Town Topics — Princeton's Weekly Community Newspaper Since 1946.
Vol. LXII, No. 33
 
Wednesday, August 13, 2008
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Arts Council Hosts Inaugural Theater Event with Eight Plays

Dilshanie Perera

“I came here to meet the love of my life,” said Jack, played by Jeffrey Alan Davis. “And you are her.” The intimate moment was interrupted by a voiceover correcting his grammar, saying, “You are she.

The dialogue is part of playwright David Ives’s English Made Simple, which used a voiceover technique to instruct the two main characters in deploying appropriate greetings and innuendo during a party. Mr. Davis, who played Jack, acted opposite Jill, who was played by Barbara Hatch. In each lesson, the characters’ relationship changed, as they alternated between strangers meeting for the first time, former lovers trading thinly veiled unpleasantries, and people whose futures are about to be altered as a result of the encounter. Laughter from the audience punctuated each exchange.

The play was part of “One Act Theatre: An Evening of Eight Short Plays,” the inaugural theater production to be performed at the Robert L. Solley Theater at the new Paul Robeson Center for the Arts.

Members of local theater company, Chimera Productions, produced, directed, and performed the plays. The company was founded three years ago by Mr. Davis, the artistic director, and executive producer Drew Griffiths.

Mr. Griffiths noted that “Chimera Productions was formed as a creative outlet for our desire to produce theater and work that others were afraid to,” adding, “We wanted to see and perform work that took risks regardless of financial success.”

As an acting and theater teacher at East Brunswick High School, Mr. Davis sees a continuum in his work with Chimera and his work with students. He remarked that “teaching is as much an art as acting, and all art is informed by life, so yes, this work influences my teaching.” His cast and crew are frequently students who have graduated from his acting program at the high school as well as “friends from the local theater scene.”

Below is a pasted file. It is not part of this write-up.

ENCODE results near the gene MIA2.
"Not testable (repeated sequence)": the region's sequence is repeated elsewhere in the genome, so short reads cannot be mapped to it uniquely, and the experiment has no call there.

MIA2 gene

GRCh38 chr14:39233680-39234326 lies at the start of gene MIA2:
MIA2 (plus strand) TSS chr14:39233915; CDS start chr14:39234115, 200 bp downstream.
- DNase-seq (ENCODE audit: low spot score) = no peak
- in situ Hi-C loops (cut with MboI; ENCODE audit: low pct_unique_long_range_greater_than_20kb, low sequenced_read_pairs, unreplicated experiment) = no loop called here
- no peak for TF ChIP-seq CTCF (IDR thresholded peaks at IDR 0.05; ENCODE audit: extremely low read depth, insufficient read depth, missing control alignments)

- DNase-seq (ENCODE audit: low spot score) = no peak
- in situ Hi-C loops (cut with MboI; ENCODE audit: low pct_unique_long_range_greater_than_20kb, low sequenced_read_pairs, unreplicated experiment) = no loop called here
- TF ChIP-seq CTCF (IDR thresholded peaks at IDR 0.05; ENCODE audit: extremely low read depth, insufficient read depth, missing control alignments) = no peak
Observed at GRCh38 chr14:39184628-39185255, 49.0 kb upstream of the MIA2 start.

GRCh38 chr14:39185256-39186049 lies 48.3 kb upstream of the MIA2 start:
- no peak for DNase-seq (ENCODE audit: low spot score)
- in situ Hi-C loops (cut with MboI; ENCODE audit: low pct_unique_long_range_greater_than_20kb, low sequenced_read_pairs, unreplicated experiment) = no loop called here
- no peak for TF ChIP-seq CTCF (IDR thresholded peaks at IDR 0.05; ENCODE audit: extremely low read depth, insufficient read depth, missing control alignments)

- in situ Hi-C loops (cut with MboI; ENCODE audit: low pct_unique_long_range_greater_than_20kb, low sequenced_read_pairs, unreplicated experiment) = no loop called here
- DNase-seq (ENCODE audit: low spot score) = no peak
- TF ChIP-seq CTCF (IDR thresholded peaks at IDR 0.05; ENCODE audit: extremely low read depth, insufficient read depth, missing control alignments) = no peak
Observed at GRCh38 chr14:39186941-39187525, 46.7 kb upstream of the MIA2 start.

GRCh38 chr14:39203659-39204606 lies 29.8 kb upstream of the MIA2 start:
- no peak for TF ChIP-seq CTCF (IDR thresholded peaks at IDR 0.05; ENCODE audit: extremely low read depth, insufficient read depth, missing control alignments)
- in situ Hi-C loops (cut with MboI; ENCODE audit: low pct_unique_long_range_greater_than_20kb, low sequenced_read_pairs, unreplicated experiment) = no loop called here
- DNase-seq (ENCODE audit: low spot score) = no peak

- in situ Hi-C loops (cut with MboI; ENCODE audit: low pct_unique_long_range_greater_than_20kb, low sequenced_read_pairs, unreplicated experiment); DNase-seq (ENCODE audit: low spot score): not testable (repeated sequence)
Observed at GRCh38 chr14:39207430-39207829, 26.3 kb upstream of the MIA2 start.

The beginning of the process involves Mr. Davis and Mr. Griffiths reading and reviewing “tons of scripts and comparing notes.” They select work that they find creatively stimulating and artistically challenging.

While the themes varied widely, Friday and Saturday’s featured plays were all one-act shorts. American Welcome by Irish playwright Brian Friel opened each evening. Of the two characters in the play, only one, the overzealous American director played by David Sullivan, spoke. Being unable to interject a word, the distinguished European playwright played by Mr. Griffiths could only convey his displeasure at the American’s logorrhea by frowning or attempting to storm off. The play blurred the line between monologue and dialogue.

David Graziano’s Acorn had hilarious performances by Mr. Griffiths and Carly Weinreb as next door neighbors who told their story through alternating monologues delivered in flawless Brooklyn accents. Mr. Griffiths’s character is hapless, hopelessly infatuated, and prone to accidents, while Ms. Weinreb is a gum-snapping, confident, no-nonsense 18-year-old. Their courtship takes place largely via the laundry line in the backyard.

Regarding short plays and one-acts, Mr. Davis summed things up by saying, “We do love that form, and it allows us to offer a lot of challenges to ourselves and the audience.”

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